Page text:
Running can span generations: turn it into a family tradition

The scene at the Sherwood Give ‘n’ Gobble, circa 2010.

There are a number of races in Oregon that have been around for more than a few years … but not as many that have been around for a few generations. But many Run Oregon readers can recall races they ran with their parents (or grandparents) and in turn want to run with their own kids. Making running (or walking!) a family tradition does so much for a family – encourages a healthy lifestyle, provides some good no-screen time, and is something that families can enjoy together. Even if it’s just “your thing,” you might be able to convince the non-runners in your family to join you once a year for a special family tradition!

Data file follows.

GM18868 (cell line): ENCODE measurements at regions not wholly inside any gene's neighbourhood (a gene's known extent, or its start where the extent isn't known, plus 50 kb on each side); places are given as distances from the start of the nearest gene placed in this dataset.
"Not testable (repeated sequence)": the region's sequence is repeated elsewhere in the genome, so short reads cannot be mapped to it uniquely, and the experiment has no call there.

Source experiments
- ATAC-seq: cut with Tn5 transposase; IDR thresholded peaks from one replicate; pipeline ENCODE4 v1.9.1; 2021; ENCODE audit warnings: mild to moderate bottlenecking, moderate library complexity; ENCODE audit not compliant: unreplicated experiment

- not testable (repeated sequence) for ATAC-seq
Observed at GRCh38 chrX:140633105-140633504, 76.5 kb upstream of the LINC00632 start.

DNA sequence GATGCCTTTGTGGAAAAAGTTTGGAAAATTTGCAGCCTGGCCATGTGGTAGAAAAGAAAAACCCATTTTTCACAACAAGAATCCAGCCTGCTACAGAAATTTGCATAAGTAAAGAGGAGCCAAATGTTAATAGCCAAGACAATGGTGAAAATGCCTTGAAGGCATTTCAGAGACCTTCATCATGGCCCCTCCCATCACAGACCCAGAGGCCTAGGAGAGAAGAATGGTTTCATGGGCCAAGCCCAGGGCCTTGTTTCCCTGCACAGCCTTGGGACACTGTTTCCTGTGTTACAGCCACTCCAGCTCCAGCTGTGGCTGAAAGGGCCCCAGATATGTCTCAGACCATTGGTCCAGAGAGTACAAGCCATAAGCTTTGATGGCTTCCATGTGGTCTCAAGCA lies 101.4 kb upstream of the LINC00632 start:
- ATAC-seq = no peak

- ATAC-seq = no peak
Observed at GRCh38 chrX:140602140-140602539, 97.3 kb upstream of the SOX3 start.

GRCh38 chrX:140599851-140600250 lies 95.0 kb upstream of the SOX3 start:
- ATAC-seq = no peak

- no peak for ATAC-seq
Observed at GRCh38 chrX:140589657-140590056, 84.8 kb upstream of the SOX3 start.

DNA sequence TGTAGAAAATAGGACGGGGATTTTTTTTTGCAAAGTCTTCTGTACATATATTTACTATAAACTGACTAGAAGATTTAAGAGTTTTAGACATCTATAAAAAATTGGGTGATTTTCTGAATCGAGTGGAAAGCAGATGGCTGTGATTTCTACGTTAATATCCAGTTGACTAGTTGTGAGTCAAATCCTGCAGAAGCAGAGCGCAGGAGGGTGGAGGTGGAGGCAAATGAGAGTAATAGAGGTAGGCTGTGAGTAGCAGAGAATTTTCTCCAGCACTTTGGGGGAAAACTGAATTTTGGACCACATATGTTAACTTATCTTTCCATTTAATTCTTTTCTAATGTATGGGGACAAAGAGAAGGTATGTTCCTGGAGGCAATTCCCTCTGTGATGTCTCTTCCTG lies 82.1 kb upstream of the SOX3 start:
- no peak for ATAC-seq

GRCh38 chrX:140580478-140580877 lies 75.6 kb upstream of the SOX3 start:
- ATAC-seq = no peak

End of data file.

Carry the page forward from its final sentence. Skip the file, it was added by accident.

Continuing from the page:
If you’d like to make a race a family tradition, here are a few things to consider to keep things “running” year after year:

  • Look for a race that has been around for at least a few years
  • Lower-priced events will be easier to keep on the schedule from year to year, and invite other family or friends to join you
  • Holiday races or races that have a set date (the 1st Sunday in September, for example) make it easy to keep on the calendar
  • Events with multiple distances – especially kid’s races, or those that allow jogging strollers – make it possible for everyone to find something they can do
  • Location, location, location … whether that means a race near your house (for easy access) or a destination race (for an annual retreat)
  • Keep in mind what is important to your family – if they’re die-hard college football fans, I suggest a lovely spring race
  • Events always love volunteers, so if people do not want to run the event, they can still take part by helping out